Gama Aviation set to double in size over the next two years
Gama Aviation has told investors that it will double the size of its business in the next two years. The global business aviation company announced the target as it realised strong interim results for the first six months of 2016.
Revenue rose 13.3% to $209.8 million giving Gama Aviation an adjusted profit before tax of $9.6 million.
Gama now manages 153 aircraft – up from 139 in June 2015. The company had a gross profit margin of 13.3%. This was down 3% from June 2015 because most of the growth came from lower margin aircraft operations – including Gama’s contract with Wheels Up.
“We have delivered a solid set of results in challenging markets, demonstrating our business model and the benefits of our geographic diversity” said Marwan Khalek, CEO of Gama Aviation. “We are on track to grow our business in a fragmented market and will double the scale of the business within two years.”
Gama will need to acquire some other business to do this, but Khalek stresses that the company will only invest if companies add to shareholder value. “We have no interest in just making acquisitions for the sake of acquiring things,” says Khalek. “We will only buy at the right price, where there is a strategic fit and where putting one plus one together creates more than two. We are not obsessed with scale for the sake of it.”
Gama grew strongly in the US in the sixth months up to June 30. Sales for the aircraft operating business rose to $109.8 thousand – up from $76.2 thousand in the same six months of 2015. Gama managed 105 aircraft at the end of June 2016 in the US – compared with 78 aircraft in June 2015. It will add at least another 30 Wheels Up aircraft by the end of 2018. The air business had an adjusted EBITDA of 2.4%. The company now has nine maintenance bases in the US, with ground revenues flat at $6.1 million, but with a 16.2% EBITDA.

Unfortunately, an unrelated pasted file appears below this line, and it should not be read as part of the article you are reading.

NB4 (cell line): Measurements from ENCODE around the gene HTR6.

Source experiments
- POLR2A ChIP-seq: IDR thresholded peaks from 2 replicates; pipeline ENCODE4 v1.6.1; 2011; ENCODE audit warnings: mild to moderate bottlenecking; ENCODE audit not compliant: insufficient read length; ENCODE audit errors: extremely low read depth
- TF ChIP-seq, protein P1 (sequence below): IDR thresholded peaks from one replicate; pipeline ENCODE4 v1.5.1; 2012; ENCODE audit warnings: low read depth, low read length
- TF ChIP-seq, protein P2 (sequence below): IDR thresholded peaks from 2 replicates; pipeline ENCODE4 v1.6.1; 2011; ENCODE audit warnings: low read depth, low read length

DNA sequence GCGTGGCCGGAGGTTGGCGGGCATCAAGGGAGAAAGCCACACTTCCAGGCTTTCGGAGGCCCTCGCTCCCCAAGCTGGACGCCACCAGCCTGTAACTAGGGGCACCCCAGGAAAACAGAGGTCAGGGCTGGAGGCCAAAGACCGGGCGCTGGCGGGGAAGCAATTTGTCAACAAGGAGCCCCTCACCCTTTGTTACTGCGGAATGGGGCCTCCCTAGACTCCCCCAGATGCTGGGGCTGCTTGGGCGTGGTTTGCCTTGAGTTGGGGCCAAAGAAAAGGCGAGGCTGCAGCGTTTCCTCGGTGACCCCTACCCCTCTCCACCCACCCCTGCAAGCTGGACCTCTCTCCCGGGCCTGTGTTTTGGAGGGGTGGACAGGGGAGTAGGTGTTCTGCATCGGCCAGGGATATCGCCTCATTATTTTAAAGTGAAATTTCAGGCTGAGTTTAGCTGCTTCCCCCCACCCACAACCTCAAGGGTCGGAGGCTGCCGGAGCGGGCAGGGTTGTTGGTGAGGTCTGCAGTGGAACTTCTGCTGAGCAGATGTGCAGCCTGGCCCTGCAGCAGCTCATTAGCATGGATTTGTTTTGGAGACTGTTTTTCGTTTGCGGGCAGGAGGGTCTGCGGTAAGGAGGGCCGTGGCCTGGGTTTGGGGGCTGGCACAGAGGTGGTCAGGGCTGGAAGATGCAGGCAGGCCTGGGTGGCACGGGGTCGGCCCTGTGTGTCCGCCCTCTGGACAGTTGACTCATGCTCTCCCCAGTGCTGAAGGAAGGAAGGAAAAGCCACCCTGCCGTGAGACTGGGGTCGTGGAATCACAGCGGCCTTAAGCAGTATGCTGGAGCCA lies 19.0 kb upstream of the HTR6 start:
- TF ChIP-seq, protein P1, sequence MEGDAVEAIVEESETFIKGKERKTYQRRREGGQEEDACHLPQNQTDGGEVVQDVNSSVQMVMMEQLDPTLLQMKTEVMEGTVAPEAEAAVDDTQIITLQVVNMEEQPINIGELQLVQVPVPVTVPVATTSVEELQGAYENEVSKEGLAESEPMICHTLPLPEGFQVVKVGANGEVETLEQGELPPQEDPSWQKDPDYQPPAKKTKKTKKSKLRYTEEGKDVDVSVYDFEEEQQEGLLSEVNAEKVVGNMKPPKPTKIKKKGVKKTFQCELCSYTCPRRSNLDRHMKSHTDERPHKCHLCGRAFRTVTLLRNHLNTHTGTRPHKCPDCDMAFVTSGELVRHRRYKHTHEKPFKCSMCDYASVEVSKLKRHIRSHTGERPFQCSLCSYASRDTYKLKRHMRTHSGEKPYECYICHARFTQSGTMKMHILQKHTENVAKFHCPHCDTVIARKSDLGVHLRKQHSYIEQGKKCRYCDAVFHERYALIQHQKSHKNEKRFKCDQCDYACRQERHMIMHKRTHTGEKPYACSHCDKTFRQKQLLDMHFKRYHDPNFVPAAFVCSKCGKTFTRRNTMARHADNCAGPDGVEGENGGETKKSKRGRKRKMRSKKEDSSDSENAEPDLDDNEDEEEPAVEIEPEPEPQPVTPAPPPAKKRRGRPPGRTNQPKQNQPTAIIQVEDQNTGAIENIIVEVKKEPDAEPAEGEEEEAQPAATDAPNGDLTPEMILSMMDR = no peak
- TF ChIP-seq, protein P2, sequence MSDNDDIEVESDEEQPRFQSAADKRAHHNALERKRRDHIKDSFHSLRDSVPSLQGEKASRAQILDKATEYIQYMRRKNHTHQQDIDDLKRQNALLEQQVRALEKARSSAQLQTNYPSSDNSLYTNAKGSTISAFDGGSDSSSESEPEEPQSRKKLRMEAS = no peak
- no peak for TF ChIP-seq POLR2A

“Aircraft operations may not give the best yields, but it is important to note that we are making money from them in this market which is different to some of our competitors,” says Khalek. “Air is not a loss leader.”
Khalek says that operating aircraft also acts as a shop front for the rest of Gama’s businesses.
European revenues fell 16.5% to $74.2 million because Gama cut several African contracts that were originally agreed by Hangar8. Although these were profitable, they were being managed from Europe and were also taking up a lot of management time. Although revenue was down, the European EBITDA rose 11.7% at adjusted currencies to 1.7%.
Gama’s Middle Eastern business broke even despite a 15.1% fall in aircraft operations. The maintenance business was up 40%. The Asian business now has three aircraft and contributed $8. 5 million in revenues.